AUSTRALIAN wheat farmers will face an increasing challenge keeping up with their neighbours' appetite for bread and noodles.
Demand from Indonesia, the Philippines and three other Southeast Asian nations is set to jump 40 per cent to 13.2 million tonnes by 2020, said Greg Harvey, chief executive officer of Interflour Group, one of the region's biggest flour millers.
That may outpace Australia's ability to supply the wheat variety used in soft bread and noodles, he said in an interview in Singapore. Australia is the world's fourth-biggest wheat shipper.
Faster growth and an expanding population are boosting consumption of everything from wheat and sugar to cooking oils in the region, which has more people than the European Union. Indonesia will become the world's second-largest wheat importer this year and has overtaken India as the top user of palm oil, the US government estimates. The US, Canada and Russia could fill any shortages in Australian supply, he said.
"It's a bullish story for Australian wheat," said Harvey, whose company is a venture between Salim Group in Indonesia and CBH Group, Australia's biggest grains shipper.
"There will be more demand in 2020 than the ability to supply, at least on paper. That's a good problem to have."
Wheat in Chicago entered a bear market last month as world stockpiles of grains excluding rice head for the highest since mid-1980s, the International Grains Council estimates. Prices fell 13 per cent this year to $US5.1575 a bushel on Wednesday.
Western Australia and South Australia, which are top producers of the low-protein white wheat used in noodles and soft bread, are the country's main suppliers to south-east Asia, Harvey said.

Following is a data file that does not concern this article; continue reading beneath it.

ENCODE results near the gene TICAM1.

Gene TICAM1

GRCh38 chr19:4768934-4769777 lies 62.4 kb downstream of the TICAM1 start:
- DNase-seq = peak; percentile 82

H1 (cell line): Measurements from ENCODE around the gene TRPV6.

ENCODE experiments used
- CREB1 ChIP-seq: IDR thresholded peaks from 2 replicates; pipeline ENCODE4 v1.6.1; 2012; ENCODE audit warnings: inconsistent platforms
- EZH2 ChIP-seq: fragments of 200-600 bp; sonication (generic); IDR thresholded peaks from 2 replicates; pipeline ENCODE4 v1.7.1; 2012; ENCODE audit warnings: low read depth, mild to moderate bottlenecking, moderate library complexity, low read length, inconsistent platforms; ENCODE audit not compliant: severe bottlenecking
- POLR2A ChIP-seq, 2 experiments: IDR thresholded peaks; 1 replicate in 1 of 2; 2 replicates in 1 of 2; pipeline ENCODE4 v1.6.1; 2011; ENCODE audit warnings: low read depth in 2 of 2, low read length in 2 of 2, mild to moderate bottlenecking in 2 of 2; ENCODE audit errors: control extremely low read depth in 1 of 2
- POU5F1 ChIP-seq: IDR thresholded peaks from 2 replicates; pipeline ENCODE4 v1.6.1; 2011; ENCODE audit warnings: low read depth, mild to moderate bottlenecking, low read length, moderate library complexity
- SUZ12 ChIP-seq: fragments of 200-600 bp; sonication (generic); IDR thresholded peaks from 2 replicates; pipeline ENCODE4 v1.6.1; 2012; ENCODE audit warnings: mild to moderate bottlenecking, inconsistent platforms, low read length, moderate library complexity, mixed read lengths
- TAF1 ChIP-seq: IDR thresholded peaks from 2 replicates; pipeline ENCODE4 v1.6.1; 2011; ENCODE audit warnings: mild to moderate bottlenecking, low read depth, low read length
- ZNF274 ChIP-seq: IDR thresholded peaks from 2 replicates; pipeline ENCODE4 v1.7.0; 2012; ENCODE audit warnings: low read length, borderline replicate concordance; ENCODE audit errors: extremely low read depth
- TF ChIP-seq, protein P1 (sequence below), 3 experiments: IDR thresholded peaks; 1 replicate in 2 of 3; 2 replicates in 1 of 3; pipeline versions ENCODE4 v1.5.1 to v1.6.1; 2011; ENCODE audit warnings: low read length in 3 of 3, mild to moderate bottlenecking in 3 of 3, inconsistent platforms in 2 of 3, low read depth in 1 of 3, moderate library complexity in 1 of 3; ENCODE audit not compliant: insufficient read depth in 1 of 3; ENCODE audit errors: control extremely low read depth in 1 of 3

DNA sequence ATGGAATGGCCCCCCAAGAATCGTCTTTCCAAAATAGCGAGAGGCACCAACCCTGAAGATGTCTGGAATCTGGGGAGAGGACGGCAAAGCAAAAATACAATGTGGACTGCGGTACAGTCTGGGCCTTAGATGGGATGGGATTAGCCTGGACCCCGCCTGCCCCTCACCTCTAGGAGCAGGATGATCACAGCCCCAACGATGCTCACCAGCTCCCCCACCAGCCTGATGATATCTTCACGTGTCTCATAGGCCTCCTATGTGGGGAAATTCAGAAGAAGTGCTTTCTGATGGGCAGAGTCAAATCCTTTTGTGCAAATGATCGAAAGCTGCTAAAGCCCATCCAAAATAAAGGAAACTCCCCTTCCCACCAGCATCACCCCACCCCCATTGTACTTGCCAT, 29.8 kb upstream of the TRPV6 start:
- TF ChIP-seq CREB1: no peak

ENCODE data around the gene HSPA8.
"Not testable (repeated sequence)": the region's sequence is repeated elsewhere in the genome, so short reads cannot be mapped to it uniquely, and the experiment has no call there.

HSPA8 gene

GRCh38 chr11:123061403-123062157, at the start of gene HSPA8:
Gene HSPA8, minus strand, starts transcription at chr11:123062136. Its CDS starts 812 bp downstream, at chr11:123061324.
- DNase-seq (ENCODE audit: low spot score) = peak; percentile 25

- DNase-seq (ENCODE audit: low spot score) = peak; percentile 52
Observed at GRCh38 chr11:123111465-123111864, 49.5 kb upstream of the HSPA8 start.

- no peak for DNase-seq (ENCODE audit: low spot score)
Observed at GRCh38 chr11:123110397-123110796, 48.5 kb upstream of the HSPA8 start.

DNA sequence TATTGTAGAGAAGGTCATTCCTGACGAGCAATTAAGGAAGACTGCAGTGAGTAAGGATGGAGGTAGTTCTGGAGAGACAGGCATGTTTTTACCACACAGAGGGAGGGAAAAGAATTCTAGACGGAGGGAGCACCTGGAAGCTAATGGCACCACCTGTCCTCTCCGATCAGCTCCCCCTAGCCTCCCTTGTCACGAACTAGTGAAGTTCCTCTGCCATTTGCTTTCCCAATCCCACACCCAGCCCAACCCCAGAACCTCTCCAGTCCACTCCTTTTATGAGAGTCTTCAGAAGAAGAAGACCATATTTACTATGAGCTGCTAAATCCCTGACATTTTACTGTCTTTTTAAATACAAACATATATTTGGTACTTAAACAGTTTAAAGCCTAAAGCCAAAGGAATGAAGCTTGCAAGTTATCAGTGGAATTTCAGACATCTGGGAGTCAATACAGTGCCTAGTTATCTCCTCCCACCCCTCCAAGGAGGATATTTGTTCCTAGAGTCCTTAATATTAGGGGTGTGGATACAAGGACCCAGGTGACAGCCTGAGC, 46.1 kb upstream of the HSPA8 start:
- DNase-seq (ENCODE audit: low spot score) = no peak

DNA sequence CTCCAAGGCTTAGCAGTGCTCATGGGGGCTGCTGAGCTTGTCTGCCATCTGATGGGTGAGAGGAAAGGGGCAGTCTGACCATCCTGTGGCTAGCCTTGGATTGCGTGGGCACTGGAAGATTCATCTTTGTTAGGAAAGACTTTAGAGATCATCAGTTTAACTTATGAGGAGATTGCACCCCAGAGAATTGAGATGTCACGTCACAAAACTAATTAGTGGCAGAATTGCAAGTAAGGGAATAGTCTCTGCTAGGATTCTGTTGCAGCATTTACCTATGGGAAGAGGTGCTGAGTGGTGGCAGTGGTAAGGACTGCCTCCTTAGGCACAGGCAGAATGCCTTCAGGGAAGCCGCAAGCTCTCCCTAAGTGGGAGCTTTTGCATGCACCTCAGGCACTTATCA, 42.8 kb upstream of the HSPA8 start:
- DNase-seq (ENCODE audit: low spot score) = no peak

His projections assume that farmers will have difficulty increasing exports from the 11.1 million-ton annual average over the past five years.
Dry weather and limits on the amount of land suitable for cultivation are already curbing supplies.
Total wheat shipments from Australia may drop 7.2 per cent to 16.99 million tons in the 12 months to June 30, the lowest in five years, after the hottest spring on record, according to the Australian Bureau of Agricultural and Resource Economics and Sciences.
While wheat imports by south-east Asian countries from all origins will reach 17.75 million tons in 2014-2015, or 8.6 per cent more than the average in the past five years, exports from Australia are estimated to be 8.2 per cent below the five-year average, US Department of Agriculture data show.
"We have a productivity growth rate at about 1 per cent a year and I hope this will continue," said Simon McNair, chief executive officer at Australian Grain Growers Co-Operative. "There's a finite amount of farmlands. There's competition from other agricultural products like cattle, and other crops."
South-east Asian nations are still expanding. The International Monetary Fund forecast last month that growth in the five biggest economies will accelerate to 5.2 per cent in 2015 and 5.3 per cent in 2016, from 4.5 per cent last year.
Demand for wheat flour will increase at the fastest pace in Indonesia, Vietnam and the Philippines, with the average exceeding 7 per cent a year in the decade through 2020 according to Interflour's Harvey. Consumption per person in the region will climb to 29 kilograms in 2020 from 20 kilograms last year, he said.